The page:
For 52 consecutive nights of live concerts, his followers joined from all over the world, unbothered by the tinny sound of his piano when it lapsed out of tune.
They kept coming; he kept playing.
Igor Levit: Because of the pandemic. And so what usually must be right was wrong, and it didn't matter. 'Cause just-- just the fact that there was music, no matter how it sounded. Just the fact that there was some kind of togetherness. Just-- just this was enough for people to feel better. It was enough for me to feel better.
So much better, he next streamed what was less a challenge to his musical talents, than to his musical stamina. The "Vexations" is not exactly a reliable crowd-pleaser.
Igor Levit: The "Vexations," which is a very odd, very weird-- kind of non-music piece. It doesn't really make sense. Starts with one hand alone, and you play a weird variation. Then you play it-- same thing again. One hand alone, then you play another variation.
French surrealist composer Erik Satie intended this piece to be played through 840 times. The repetition can be almost hypnotic, known to cause performers to hallucinate - one complained of seeing bugs crawling between the keys. Levit played this piece for 16 hours straight.
Jon Wertheim: Igor, that sounds like torture, not music.
Igor Levit: Well-- Vexations, right? (LAUGH) I rest my case. And so I thought wow, that's the perfect match for this time.
Igor Levit: And I could focus with this performance on the emotional and mental state of mind of my world, of the performance world which is hopelessness, confusion, and give, like, a silent scream, like the end of the third part of "The Godfather."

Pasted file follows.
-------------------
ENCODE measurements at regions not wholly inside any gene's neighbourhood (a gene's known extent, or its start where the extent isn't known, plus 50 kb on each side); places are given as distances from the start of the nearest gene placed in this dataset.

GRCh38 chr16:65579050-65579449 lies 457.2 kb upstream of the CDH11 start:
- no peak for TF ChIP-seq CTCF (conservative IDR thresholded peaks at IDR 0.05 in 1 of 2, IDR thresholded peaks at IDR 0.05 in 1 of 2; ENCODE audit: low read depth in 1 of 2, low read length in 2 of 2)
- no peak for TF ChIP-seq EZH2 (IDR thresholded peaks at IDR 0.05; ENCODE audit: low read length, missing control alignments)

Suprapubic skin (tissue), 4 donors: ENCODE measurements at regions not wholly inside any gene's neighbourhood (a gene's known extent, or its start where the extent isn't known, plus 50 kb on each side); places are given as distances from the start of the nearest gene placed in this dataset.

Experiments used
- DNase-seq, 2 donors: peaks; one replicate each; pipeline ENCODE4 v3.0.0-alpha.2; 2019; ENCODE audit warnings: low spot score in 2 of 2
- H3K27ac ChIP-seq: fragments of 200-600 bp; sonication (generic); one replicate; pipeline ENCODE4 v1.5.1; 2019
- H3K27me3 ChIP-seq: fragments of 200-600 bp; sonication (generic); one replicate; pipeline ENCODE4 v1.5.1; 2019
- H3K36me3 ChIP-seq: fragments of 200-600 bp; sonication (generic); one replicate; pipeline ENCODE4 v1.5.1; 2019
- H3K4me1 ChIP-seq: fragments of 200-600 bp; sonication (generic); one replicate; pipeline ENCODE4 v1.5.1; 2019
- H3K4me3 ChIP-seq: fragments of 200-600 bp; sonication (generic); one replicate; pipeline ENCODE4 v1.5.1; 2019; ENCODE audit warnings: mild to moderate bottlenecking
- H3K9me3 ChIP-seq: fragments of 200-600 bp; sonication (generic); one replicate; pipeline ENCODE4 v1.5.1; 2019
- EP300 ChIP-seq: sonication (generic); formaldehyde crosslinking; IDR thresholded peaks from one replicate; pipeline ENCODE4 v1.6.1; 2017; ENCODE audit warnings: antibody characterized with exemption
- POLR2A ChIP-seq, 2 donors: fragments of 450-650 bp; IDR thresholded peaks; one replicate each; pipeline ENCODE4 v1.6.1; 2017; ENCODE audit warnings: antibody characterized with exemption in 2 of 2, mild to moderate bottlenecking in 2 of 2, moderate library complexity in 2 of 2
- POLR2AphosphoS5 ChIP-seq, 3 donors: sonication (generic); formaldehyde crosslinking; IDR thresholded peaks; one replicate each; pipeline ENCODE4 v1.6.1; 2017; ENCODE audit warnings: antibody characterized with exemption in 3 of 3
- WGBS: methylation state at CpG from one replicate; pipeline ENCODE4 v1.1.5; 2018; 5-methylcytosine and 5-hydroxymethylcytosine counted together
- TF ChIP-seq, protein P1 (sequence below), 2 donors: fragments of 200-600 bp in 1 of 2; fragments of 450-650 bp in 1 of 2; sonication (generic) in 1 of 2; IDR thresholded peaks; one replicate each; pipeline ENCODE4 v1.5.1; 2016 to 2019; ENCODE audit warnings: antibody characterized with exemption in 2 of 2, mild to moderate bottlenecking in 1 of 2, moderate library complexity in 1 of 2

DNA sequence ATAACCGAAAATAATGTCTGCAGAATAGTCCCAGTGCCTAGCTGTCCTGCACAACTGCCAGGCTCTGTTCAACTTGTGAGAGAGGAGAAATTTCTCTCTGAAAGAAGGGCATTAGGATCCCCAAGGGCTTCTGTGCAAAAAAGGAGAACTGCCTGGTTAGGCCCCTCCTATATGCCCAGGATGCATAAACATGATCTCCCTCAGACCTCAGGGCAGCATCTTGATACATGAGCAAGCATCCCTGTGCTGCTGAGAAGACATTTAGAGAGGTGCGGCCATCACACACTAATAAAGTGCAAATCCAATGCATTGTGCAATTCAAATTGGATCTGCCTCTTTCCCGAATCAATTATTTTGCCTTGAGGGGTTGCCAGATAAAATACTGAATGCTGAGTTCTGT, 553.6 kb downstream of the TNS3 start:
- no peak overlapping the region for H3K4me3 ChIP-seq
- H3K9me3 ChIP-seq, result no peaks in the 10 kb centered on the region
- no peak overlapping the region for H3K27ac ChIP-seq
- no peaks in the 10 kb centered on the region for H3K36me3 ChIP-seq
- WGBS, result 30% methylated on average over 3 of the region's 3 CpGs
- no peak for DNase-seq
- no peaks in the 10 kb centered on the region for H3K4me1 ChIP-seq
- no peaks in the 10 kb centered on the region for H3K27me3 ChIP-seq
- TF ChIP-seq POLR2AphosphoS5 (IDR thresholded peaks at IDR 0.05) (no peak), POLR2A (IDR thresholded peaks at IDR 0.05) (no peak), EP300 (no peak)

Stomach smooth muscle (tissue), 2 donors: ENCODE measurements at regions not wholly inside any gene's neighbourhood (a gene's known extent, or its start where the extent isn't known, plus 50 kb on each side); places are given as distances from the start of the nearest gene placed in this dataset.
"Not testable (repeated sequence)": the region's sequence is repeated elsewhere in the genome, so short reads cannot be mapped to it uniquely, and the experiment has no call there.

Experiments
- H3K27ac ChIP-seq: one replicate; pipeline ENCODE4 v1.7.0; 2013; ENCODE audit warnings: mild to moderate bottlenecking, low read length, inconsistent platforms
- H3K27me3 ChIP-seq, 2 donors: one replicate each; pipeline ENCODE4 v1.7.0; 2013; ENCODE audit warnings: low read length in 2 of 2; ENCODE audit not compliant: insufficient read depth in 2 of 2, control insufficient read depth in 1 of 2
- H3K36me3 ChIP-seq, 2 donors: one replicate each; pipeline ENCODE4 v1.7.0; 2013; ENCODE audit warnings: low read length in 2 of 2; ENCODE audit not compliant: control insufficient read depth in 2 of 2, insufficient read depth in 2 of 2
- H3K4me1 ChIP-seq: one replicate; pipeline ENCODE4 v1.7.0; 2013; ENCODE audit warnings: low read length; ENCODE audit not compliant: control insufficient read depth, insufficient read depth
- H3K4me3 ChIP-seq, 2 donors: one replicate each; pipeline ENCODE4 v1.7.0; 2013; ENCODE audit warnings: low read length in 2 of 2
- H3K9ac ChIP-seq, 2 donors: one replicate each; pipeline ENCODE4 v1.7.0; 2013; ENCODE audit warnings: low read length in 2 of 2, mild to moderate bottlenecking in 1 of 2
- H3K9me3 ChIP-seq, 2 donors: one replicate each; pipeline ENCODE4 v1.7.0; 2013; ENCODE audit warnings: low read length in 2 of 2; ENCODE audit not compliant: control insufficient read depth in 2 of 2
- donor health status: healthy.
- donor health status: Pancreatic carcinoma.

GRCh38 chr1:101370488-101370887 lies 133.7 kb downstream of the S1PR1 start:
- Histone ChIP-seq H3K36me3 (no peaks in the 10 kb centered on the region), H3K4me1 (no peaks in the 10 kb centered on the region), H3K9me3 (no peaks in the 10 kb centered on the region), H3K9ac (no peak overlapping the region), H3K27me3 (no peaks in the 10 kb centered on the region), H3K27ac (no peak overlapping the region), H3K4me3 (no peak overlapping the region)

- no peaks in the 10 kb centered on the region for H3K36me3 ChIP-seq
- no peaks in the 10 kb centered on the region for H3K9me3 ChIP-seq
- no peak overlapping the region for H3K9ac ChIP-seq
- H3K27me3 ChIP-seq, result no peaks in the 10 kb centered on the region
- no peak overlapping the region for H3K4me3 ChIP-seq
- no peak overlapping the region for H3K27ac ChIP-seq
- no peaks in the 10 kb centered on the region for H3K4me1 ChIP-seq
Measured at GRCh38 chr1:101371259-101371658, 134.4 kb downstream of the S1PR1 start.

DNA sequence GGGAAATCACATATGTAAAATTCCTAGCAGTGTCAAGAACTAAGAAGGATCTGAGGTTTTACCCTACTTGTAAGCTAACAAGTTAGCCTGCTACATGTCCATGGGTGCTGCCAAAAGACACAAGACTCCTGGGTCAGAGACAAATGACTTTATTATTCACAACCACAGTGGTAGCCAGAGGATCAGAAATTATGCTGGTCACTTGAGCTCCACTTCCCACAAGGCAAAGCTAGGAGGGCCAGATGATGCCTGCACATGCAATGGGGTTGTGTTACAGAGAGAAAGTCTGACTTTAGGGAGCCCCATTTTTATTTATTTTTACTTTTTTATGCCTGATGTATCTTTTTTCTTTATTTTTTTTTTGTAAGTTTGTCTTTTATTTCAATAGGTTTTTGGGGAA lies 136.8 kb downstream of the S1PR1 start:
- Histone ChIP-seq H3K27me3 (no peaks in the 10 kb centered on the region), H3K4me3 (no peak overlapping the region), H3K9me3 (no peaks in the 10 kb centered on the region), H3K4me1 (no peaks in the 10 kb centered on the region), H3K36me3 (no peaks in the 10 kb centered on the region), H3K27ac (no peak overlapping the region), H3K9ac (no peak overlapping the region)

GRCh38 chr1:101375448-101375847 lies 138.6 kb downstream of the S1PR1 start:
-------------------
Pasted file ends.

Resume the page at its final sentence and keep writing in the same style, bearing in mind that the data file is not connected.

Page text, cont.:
Jon Wertheim: You survived?
Igor Levit: I not only survive, I was high as a monkey afterwards. I mean, I was-- I was just flying.
Levit took flight early, playing Beethoven's Sonata No. 2, winning a prestigious Rubinstein Prize as a teenager. He was born in Nizhny Novgorod, Russia, that's where he played his first concert with a full orchestra when he was 8 he and his family moved to Germany as Jewish refugees. His mother was a piano teacher but paired her talented son with a taskmaster who demanded Levit practice that same Beethoven's Sonata No. 2, for years on end. Levit says he was an angry and unhappy adolescent, who flirted with quitting piano.
Igor Levit: I was a 15-year-old boy. Like, I-- you know, I wanted to do all kinds of things, but not play the same piece over and over and over and over and over again.
So how does a burned-out piano prodigy get his mojo back? Channeling Eminem and his single "The Way I Am."
Igor Levit: I am who I am. And I am. And the way I am just-- deal with it. And sort it out for yourself. So I would listen to the song like nonstop. Walkman in my hand. It was, like, in a loop the rhythmical persistence, the-- the-- the lyrical persistence. It's so-- it's so Beethovian, you know, in a way.
Jon Wertheim: Slim Shady's helping you--
Igor Levit: Slim Shady--
Jon Wertheim: --understand Beethoven?
Igor Levit: Understanding myself, yeah.
Jon Wertheim: Beethoven obviously means a great deal to you. You said he's-- he's around you. He's in practically everything you do.